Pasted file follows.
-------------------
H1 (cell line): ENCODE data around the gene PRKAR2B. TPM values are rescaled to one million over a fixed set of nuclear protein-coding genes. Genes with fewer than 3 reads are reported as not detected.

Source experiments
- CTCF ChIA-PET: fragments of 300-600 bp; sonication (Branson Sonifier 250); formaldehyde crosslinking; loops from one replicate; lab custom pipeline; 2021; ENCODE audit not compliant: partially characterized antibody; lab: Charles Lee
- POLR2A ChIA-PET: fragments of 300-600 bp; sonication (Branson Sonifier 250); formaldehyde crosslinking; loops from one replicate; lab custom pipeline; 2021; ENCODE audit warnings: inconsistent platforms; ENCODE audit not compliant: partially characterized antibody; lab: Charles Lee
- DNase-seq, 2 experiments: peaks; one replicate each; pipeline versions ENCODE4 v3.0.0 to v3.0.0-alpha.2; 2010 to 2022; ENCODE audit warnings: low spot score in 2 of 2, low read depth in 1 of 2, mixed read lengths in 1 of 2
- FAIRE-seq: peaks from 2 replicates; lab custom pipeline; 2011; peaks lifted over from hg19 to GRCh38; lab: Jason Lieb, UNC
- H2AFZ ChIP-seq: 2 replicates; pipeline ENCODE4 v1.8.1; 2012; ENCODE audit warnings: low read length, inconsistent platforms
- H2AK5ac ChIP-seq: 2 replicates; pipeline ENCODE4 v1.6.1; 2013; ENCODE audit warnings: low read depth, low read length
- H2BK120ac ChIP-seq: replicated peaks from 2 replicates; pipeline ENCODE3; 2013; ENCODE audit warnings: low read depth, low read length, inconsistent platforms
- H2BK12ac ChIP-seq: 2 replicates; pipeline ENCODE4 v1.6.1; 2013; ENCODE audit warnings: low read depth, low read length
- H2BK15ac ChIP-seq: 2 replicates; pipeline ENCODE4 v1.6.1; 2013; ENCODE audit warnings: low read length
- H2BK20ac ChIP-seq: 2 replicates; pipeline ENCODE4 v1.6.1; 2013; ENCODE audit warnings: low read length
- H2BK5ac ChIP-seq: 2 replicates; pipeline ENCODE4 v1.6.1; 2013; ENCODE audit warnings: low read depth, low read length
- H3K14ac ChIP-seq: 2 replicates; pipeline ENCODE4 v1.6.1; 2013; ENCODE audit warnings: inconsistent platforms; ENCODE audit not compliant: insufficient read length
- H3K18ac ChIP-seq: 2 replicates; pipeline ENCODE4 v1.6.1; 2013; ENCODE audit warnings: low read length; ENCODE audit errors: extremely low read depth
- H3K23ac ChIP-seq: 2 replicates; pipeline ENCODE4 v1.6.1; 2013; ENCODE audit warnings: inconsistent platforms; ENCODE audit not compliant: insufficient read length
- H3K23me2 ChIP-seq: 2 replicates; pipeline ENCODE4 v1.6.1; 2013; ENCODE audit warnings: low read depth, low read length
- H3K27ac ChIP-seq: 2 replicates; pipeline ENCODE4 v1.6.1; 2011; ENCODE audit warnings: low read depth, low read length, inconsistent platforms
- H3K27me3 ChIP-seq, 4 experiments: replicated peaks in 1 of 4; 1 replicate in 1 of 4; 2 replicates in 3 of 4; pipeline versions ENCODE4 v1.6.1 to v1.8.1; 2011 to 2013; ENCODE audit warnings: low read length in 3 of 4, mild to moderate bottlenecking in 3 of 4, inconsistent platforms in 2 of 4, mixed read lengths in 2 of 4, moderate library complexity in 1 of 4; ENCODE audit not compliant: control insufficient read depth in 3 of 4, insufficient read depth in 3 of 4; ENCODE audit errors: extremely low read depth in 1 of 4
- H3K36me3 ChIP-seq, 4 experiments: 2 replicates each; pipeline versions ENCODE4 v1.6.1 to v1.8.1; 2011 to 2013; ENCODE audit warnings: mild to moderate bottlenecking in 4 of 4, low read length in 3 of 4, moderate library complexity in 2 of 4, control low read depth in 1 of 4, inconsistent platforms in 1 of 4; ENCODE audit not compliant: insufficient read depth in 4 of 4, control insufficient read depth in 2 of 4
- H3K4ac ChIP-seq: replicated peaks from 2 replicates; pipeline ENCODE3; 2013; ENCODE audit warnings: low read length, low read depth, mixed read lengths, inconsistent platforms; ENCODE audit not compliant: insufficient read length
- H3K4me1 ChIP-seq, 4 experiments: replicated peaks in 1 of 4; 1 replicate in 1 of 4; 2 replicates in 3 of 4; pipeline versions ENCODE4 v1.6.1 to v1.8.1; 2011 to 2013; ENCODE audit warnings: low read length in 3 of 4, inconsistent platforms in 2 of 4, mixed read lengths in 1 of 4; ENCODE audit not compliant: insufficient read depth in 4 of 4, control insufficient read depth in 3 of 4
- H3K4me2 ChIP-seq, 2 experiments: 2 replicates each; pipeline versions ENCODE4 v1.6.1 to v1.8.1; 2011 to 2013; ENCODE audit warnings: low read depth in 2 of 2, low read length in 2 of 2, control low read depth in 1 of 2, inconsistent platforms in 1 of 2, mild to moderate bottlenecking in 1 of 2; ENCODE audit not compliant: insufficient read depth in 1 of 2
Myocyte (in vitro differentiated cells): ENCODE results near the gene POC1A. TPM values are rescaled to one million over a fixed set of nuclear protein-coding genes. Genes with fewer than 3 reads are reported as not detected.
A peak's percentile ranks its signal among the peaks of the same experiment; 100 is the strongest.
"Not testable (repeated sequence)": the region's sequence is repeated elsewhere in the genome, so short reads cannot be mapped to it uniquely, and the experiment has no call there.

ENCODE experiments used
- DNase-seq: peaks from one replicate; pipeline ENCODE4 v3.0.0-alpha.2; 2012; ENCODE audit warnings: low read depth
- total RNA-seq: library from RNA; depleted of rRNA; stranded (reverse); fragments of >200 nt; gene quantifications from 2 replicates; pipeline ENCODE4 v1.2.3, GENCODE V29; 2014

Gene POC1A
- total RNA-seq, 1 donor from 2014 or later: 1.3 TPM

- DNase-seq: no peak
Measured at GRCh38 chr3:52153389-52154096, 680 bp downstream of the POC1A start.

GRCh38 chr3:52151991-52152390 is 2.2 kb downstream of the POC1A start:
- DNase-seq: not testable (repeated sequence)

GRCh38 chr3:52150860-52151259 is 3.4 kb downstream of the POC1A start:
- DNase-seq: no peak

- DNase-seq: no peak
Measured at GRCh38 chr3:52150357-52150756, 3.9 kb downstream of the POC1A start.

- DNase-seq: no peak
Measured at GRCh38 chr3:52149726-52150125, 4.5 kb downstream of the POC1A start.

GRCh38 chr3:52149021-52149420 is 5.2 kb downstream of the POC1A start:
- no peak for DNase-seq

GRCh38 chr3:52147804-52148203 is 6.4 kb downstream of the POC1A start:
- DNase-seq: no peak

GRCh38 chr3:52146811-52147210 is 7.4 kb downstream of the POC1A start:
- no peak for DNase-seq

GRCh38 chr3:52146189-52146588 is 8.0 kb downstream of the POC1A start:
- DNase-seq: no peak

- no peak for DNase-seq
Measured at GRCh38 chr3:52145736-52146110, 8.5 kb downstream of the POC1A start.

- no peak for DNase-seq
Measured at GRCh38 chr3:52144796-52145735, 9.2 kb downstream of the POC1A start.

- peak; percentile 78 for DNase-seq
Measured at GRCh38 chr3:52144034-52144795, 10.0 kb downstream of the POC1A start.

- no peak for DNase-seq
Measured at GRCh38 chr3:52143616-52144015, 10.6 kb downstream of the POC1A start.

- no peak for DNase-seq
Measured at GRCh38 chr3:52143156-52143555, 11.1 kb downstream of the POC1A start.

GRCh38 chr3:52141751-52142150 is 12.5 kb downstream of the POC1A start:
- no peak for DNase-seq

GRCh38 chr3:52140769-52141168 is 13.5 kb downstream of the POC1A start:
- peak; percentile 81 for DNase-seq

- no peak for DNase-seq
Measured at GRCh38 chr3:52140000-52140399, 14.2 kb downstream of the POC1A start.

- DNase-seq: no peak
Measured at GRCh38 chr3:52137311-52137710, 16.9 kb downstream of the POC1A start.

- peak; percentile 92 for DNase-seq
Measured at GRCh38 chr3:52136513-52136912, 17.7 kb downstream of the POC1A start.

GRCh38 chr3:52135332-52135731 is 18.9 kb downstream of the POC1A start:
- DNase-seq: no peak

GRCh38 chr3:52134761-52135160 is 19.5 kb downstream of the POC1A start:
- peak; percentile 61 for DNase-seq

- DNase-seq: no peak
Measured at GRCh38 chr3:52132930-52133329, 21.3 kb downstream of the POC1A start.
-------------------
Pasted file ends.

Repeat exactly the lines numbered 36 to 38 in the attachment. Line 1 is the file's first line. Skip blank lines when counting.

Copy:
GRCh38 chr3:52150860-52151259 is 3.4 kb downstream of the POC1A start:
- DNase-seq: no peak

- DNase-seq: no peak